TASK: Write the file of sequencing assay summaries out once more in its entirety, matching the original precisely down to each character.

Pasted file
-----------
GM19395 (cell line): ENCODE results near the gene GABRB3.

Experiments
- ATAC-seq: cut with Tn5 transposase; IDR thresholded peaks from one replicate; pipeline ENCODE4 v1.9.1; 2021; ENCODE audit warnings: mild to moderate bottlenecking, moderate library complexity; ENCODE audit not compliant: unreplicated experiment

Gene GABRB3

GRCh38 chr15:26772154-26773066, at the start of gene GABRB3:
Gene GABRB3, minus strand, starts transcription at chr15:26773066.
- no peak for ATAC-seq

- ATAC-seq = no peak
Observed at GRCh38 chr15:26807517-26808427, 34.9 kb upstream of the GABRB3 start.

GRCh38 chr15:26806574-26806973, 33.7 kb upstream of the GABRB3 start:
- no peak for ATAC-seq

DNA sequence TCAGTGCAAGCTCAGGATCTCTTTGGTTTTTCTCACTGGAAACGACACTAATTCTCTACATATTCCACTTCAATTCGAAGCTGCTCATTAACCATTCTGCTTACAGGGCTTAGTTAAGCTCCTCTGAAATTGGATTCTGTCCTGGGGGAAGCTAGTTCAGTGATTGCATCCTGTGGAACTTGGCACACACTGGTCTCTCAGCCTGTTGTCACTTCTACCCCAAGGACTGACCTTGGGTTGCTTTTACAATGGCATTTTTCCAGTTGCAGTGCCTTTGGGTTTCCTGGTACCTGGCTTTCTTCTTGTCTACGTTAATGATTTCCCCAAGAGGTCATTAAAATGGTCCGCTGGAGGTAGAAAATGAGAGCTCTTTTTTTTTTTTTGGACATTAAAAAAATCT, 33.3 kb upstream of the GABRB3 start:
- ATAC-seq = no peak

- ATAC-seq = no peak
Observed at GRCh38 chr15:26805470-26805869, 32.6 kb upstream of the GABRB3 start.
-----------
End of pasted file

GM19395 (cell line): ENCODE results near the gene GABRB3.

Experiments
- ATAC-seq: cut with Tn5 transposase; IDR thresholded peaks from one replicate; pipeline ENCODE4 v1.9.1; 2021; ENCODE audit warnings: mild to moderate bottlenecking, moderate library complexity; ENCODE audit not compliant: unreplicated experiment

Gene GABRB3

GRCh38 chr15:26772154-26773066, at the start of gene GABRB3:
Gene GABRB3, minus strand, starts transcription at chr15:26773066.
- no peak for ATAC-seq

- ATAC-seq = no peak
Observed at GRCh38 chr15:26807517-26808427, 34.9 kb upstream of the GABRB3 start.

GRCh38 chr15:26806574-26806973, 33.7 kb upstream of the GABRB3 start:
- no peak for ATAC-seq

DNA sequence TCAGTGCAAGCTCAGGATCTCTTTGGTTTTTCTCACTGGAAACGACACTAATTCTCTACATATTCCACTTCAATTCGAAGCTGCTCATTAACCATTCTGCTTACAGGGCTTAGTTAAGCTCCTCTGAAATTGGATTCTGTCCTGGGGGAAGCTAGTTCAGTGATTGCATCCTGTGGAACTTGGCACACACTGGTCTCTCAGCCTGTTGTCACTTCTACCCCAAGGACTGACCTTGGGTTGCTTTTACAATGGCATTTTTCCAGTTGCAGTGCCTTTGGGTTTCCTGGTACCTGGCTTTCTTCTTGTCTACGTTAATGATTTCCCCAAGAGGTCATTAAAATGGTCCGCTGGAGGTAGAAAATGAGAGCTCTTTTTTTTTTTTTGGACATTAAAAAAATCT, 33.3 kb upstream of the GABRB3 start:
- ATAC-seq = no peak

- ATAC-seq = no peak
Observed at GRCh38 chr15:26805470-26805869, 32.6 kb upstream of the GABRB3 start.